In our series, all but one of the patients who had ultrasound of the liver showed variable enlargement and increased echogenicity, consistent with fatty change. In a study of 72 obese children,4 increased echogenicity was found in 53% of cases, and the authors proposed ultrasound as a useful tool to determine liver involvement in obese children. Certainly, our experience agrees with this. However, liver ultrasound will not detect the more subtle histopathological features of more severe liver damage, such as fibrosis. Only liver biopsy can demonstrate such abnormalities.

Elevated ALT and GGT levels were the most common findings with LFTs. This is consistent with another study,4 in which ALT was the most elevated enzyme and the ALT/AST ratio was the reverse of that seen in alcoholic steatohepatitis. We found no correlation between presenting signs and symptoms, LFT abnormalities, and the morphological changes at liver biopsy, unlike those reported in adult patients with NASH.8

Liver histology

We found a wide variation in biopsy findings, from steatosis alone to steatohepatitis and mild fibrosis to probable cirrhosis (with documented progression on repeat biopsy). In the patients with known glucose intolerance, increased glycogen within hepatocyte cytoplasm and nuclei was noted. In addition, in Patient 1 (where increased glycogen was noted), IDDM was subsequently diagnosed.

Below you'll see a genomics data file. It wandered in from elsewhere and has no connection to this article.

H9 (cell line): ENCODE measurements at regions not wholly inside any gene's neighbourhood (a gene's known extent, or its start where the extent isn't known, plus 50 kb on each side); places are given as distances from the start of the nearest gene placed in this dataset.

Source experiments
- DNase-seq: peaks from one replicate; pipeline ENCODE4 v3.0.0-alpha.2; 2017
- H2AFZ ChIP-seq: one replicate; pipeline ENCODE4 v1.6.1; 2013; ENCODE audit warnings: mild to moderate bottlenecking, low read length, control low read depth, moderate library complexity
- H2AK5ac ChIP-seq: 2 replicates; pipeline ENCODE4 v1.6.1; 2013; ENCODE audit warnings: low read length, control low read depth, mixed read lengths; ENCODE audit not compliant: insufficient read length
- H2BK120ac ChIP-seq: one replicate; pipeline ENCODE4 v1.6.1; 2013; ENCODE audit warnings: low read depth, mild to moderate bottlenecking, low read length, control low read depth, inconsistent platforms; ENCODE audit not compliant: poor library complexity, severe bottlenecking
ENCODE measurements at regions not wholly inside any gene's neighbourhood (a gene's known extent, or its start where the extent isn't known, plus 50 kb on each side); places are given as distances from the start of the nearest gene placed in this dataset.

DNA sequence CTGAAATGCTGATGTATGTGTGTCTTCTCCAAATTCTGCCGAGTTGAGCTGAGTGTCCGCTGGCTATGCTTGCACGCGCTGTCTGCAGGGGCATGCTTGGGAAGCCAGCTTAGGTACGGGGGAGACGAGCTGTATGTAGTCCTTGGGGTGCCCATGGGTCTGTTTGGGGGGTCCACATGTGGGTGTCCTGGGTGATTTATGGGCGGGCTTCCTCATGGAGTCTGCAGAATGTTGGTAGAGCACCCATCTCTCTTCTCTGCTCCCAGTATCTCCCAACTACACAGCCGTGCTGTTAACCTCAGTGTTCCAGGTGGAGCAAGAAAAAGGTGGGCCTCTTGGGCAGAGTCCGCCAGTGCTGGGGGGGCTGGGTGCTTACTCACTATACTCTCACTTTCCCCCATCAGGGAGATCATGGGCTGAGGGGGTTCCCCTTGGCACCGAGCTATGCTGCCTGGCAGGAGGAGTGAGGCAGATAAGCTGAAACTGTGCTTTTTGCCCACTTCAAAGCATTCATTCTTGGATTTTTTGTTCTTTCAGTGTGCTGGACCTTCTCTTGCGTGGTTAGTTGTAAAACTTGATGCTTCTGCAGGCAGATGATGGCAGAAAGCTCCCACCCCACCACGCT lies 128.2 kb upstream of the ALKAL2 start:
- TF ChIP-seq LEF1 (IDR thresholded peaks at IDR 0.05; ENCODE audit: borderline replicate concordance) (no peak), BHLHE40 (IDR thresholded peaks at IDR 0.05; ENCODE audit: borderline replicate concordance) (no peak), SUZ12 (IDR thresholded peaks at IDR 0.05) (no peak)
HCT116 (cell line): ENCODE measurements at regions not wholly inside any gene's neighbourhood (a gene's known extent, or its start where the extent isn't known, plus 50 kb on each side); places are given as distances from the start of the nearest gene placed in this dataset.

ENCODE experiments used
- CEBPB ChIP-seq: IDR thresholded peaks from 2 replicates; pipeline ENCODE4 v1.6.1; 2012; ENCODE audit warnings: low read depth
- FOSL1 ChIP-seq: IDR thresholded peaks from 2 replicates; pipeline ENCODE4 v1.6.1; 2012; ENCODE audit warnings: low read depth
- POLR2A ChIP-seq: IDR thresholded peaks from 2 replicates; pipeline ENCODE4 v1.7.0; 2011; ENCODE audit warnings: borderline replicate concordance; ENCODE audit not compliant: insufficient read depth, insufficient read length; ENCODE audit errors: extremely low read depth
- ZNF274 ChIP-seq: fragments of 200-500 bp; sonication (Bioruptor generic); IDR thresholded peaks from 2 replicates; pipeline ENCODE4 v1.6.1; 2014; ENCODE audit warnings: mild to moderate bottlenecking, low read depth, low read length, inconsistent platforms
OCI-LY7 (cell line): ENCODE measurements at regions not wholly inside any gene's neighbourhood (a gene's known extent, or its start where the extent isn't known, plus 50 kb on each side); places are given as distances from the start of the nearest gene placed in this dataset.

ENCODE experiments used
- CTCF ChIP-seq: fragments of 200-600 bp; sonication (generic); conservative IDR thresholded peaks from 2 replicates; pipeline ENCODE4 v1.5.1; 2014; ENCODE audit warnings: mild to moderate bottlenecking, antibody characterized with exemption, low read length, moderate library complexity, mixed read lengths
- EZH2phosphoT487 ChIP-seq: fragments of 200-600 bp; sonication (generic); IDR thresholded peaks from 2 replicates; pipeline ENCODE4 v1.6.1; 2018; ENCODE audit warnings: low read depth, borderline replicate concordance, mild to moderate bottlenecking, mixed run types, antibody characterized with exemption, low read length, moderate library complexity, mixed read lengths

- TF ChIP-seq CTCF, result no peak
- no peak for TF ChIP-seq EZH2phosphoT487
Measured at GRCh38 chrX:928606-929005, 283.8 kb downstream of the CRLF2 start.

In adults, NASH follows a relatively benign clinical course compared with alcoholic steatohepatitis.8,9 Although follow-up data in the paediatric age group are limited, the finding of evolving cirrhosis in one of our patients highlights the view that NASH may be a progressive disease.10-12 Rashid and Roberts have speculated that at least some patients with cryptogenic cirrhosis occurring in adulthood may have had NASH since childhood.2 A recent study13 found that NASH is under-recognised in many adults with so-called cryptogenic cirrhosis (with as many as 74% of such patients having a history of obesity or diabetes mellitus). Septal fibrosis occurs frequently in overweight adult patients with abnormal LFTs.14


The pathogenesis of NASH is still being determined. A recent study15 based on data from the National Health and Nutrition Examination Survey concluded that reduced serum levels of fat-soluble antioxidants are present in obese children. Oxidant stress injury may be pivotal in the pathogenesis of NASH,16 resulting in adipose tissue synthesis of tumour necrosis factor (TNF). TNF antagonises insulin receptors, leading to glucose intolerance, hyperlipidaemia and steatosis. Another study17 suggests that fatty livers are vulnerable to liver ATP depletion and necrosis, indicating that altered hepatic energy homoeostasis may be involved.